My wife and I talked about the controversy, and she made a good point in that it was not the violent acts everyone was complaining about, but the rather that the violence was being perpetrated by teens. Two weeks prior to this conversation, I went to watch the movie John Carter and in that movie, the lead character beheads one of the aliens and everyone cheers. In Star Wars - Attack of the Clones, a Jedi knight beheads Jango Fett in front of his son Boba. Never a word from the media about any controversy there. While we are not allowed to see the actual beheading take place in either movie, there is a dramatic thud as the head of the character visibly hits the ground after their respective confrontations.
In the world we live in today, violence is everywhere for teens to view, but there is no outcry. They are saturated with it in movies, video games, and all other forms of entertainment, but there is a sense that "it's just entertainment" and that "kids understand the difference." I'm not one to disagree on the face of it, but there is another side of me that says all this has to be having some effect on how kids and teenagers perceive their world. Or is it a reflection of how far we have already come?
In one of the more recent news reports regarding the movie "Bully", it showed a small handful of teenagers who were allowed to view a small portion of the movie and give their opinions. Their response to the movie? "That's how it is with teenagers in school today." My response: "Yeah, that's pretty much how I remember it, too."
I remember seeing a gang of guys in high school jump one single guy and nearly beat him to death because he insulted the girlfriend of one of the other guys. I've seen fistfights that left some kids in pools of blood while the offender got a week off from school and maybe a week or two of in-school suspension. I also remember quite clearly being involved in such brawls myself, sometimes managing to put up a good fight, and other times not so much. I've heard every cuss word, insult, and degrading remark hurled between teenagers both male and female. What's more, as a teacher in a private school for a short time, I've been witness to some of the same things. The reaction of parents to these reports? "Not my kid" and "It couldn't have been as bad as they're making it sound" and "I didn't raise my child to behave that way."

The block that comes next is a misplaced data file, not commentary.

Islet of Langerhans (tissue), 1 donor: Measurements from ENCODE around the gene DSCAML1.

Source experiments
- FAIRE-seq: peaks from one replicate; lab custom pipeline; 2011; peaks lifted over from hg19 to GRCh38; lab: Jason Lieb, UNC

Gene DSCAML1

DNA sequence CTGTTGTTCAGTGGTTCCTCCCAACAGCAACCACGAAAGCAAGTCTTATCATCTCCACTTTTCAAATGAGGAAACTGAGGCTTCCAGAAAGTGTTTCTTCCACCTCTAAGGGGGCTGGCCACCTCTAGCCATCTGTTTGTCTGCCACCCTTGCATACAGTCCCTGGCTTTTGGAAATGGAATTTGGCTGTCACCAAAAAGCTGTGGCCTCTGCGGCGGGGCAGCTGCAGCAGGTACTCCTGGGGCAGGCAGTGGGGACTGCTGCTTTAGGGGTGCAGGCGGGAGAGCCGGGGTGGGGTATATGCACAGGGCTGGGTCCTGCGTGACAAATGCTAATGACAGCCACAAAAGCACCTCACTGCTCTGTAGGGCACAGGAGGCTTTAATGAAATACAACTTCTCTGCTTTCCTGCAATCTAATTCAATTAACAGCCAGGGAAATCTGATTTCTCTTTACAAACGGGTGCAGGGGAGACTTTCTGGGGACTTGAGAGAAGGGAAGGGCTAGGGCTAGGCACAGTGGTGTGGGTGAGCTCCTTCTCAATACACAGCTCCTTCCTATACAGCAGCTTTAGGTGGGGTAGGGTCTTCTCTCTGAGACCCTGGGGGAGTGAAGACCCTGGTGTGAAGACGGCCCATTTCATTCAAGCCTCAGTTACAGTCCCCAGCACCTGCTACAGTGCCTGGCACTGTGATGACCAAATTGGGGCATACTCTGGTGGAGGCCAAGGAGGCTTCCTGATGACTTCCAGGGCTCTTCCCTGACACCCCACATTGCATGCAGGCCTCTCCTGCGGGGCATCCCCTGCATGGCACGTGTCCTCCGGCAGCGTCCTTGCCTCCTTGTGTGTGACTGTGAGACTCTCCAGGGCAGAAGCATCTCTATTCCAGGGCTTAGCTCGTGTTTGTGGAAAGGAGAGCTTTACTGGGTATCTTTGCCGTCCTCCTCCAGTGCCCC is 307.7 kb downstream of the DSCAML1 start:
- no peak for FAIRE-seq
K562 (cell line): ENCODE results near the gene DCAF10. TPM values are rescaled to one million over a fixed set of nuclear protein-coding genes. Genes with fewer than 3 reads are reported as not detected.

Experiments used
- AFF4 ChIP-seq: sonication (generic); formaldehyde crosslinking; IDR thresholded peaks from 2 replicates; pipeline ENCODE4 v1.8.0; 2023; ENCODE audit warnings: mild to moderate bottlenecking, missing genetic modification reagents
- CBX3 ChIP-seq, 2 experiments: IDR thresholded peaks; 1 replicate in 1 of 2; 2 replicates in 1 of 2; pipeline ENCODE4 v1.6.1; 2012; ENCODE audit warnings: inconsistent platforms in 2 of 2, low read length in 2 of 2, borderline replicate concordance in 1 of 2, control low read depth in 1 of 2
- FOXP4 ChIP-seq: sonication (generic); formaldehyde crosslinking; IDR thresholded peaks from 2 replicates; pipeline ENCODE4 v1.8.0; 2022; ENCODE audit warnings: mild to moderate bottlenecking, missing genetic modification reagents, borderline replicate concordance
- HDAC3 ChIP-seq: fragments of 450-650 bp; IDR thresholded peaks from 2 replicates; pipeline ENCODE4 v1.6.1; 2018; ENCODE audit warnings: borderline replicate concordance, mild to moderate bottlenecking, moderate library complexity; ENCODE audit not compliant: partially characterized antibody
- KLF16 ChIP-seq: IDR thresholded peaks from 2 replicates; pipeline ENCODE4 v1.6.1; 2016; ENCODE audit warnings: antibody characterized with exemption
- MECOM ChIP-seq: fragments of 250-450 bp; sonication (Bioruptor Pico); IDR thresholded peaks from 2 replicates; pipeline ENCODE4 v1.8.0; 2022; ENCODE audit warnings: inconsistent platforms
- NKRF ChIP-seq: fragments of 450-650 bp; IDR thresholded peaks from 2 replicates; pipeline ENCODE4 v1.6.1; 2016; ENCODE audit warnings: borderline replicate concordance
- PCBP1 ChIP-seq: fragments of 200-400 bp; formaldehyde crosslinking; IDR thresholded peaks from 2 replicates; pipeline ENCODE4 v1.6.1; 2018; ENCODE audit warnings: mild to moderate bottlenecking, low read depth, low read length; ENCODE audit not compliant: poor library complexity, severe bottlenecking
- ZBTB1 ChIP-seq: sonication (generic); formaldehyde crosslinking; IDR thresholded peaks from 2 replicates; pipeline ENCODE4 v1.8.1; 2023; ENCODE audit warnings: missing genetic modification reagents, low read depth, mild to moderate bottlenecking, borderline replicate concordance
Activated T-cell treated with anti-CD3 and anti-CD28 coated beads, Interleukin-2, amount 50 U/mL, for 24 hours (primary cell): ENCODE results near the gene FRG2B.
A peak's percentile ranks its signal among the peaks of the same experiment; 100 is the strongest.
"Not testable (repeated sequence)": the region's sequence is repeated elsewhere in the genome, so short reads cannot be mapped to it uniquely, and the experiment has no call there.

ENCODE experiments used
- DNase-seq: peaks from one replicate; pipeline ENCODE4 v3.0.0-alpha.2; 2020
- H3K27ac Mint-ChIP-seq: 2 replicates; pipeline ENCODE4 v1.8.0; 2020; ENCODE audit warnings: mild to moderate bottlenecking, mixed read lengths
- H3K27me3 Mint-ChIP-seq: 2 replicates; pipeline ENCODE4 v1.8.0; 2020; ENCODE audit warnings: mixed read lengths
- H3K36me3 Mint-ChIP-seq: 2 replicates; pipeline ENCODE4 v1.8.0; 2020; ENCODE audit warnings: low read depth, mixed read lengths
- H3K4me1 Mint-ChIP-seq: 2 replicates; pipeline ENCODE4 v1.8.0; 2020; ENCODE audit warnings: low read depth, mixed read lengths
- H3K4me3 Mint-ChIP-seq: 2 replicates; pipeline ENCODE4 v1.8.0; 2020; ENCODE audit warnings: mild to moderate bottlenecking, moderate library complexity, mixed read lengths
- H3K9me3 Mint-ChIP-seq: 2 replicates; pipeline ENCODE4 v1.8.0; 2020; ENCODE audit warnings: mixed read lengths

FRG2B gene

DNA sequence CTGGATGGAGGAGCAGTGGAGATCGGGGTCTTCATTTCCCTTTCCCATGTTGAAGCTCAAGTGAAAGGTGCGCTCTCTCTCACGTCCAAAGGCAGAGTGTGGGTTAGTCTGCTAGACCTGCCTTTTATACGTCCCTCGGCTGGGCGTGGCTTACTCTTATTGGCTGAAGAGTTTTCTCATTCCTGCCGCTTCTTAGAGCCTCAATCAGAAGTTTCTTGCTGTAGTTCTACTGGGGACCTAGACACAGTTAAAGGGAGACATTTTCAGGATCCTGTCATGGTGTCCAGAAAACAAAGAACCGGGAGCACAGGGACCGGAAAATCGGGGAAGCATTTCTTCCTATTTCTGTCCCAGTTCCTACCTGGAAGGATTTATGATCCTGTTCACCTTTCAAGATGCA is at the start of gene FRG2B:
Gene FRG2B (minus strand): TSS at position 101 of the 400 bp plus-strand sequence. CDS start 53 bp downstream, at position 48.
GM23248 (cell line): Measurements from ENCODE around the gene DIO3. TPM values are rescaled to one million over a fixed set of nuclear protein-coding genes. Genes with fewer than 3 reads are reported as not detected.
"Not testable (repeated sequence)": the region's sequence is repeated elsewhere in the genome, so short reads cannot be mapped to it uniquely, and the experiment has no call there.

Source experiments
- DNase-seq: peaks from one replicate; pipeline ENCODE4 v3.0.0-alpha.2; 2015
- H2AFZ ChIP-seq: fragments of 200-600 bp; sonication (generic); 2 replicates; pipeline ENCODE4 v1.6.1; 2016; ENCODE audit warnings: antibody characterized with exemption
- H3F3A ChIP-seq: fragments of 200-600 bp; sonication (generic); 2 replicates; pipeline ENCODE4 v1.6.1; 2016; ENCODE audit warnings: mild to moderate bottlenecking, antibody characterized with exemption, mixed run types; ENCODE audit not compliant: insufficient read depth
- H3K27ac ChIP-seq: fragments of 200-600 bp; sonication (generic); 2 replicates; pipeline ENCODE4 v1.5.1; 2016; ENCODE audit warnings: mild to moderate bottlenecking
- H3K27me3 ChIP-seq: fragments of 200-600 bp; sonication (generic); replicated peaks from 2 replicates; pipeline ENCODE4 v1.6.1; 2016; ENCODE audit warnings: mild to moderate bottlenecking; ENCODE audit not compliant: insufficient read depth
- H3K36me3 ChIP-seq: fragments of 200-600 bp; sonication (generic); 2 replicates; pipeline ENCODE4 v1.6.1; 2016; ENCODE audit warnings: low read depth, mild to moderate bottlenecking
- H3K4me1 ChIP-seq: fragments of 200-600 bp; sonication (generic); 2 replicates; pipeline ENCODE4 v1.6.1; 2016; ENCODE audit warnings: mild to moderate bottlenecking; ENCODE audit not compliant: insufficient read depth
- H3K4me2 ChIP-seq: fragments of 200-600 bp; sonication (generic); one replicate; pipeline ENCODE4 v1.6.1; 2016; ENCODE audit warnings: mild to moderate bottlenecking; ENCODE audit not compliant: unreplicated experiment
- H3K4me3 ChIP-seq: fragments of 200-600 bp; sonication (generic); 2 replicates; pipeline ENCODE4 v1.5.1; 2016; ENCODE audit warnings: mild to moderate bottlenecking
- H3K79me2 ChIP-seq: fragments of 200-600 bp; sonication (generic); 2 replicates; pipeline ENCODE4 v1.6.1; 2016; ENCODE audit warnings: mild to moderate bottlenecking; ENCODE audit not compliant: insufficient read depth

This leads me to my conclusion. The uproar over the violence in movies among teens is misdirected. The movies, I believe, are simply showing us a reflection of the society we have become. Violence among teens exists in all its ugly forms. So why is it that there is such an outcry against the movies? Again, my opinion, but I think it has to do with where the responsibility really lies. If the violence is in the movies, it is easy to finger point there, but when it exists in the real world, the finger has to be pointed at the parents.